Editor's note: Read all of Security Clearance's coverage of the 2012 NATO summit in Chicago. Follow our reporting and other key NATO tweets with our NATO summit Twitter list.
By Elise Labbott and Mike Mount
NATO countries are expected to sign off Monday on U.S. President Barack Obama's exit strategy from Afghanistan that calls for an end to combat operations next year and the withdrawal of troops by the end of 2014.
Against a backdrop of massive demonstrations that saw violent clashes between protesters and police, NATO and world leaders gathered at the summit in Chicago to sketch out the end of an unpopular war and figure out how to pay for shoring up Afghanistan's security forces.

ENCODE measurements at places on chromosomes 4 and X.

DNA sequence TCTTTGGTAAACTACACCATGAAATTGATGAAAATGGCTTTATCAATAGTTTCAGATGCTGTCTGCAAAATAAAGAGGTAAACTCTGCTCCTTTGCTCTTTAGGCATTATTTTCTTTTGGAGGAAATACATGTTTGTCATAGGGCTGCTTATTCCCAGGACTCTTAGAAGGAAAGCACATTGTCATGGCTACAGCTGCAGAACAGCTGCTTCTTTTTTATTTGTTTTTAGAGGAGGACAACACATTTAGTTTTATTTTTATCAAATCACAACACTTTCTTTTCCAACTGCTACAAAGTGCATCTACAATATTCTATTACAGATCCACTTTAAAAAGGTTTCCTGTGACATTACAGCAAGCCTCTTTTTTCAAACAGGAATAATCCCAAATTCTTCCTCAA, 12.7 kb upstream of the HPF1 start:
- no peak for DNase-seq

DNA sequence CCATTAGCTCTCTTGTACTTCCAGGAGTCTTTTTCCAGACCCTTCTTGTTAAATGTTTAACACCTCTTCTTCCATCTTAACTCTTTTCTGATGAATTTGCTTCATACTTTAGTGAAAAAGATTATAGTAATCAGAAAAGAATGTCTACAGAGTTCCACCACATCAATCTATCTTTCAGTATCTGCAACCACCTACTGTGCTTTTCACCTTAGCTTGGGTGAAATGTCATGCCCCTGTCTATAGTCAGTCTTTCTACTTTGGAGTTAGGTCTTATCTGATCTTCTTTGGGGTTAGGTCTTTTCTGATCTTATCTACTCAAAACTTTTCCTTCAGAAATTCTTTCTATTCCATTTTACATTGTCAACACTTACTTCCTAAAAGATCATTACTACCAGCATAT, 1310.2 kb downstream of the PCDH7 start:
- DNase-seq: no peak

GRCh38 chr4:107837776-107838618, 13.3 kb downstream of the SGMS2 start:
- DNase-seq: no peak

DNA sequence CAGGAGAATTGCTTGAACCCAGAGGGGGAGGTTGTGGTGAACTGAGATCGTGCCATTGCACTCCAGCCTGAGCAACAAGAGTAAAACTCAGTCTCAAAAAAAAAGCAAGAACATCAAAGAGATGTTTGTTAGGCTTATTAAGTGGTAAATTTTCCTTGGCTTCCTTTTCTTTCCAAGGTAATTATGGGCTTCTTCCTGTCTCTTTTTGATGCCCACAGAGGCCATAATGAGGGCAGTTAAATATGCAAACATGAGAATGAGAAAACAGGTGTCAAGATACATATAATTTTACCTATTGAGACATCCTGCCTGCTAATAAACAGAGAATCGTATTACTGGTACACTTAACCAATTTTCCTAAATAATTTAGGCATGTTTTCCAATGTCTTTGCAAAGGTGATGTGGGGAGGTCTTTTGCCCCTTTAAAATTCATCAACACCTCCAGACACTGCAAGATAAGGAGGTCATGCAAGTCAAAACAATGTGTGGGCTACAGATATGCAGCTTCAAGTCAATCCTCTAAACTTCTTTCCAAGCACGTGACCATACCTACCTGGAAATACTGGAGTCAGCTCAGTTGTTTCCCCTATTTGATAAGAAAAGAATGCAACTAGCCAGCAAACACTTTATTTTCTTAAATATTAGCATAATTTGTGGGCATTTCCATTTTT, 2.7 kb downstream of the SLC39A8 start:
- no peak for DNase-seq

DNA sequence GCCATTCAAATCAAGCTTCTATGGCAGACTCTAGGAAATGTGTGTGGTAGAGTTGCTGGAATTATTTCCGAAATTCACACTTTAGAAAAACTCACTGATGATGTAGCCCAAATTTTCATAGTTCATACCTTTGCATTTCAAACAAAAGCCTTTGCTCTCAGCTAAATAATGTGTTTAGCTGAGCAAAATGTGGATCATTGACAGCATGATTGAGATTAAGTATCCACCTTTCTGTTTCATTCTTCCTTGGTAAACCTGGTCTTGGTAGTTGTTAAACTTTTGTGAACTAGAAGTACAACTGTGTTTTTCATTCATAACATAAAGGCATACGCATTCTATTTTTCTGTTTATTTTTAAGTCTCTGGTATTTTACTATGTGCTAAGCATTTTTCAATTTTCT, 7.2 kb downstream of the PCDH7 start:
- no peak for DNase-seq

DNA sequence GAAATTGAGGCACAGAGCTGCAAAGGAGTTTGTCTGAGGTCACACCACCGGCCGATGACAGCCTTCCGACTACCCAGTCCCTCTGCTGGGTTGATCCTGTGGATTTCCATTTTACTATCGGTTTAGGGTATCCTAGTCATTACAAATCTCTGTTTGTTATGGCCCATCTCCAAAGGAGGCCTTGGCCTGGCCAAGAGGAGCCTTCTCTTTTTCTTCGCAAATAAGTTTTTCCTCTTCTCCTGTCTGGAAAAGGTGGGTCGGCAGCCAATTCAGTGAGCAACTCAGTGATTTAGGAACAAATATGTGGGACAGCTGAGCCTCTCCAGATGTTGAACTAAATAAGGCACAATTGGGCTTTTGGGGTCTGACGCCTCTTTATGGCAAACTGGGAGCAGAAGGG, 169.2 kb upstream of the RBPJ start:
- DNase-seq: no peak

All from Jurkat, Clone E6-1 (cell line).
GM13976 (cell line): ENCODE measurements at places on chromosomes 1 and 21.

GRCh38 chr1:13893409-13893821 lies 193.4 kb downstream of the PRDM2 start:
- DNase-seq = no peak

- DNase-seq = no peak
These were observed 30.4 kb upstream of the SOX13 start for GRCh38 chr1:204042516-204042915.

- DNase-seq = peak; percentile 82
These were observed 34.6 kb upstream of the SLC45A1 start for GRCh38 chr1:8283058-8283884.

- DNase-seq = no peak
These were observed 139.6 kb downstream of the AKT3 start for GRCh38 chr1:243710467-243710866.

Obama made clear Sunday as the summit opened that he expects the NATO nations and their strategic partners to agree to the withdrawal plan, while assuring Afghan President Hamid Karzai that the 28-nation alliance would not abandon the country.
"Just as we have sacrificed together for our common security, we will stand together united in our determination to complete this mission," Obama said at the start of the summit.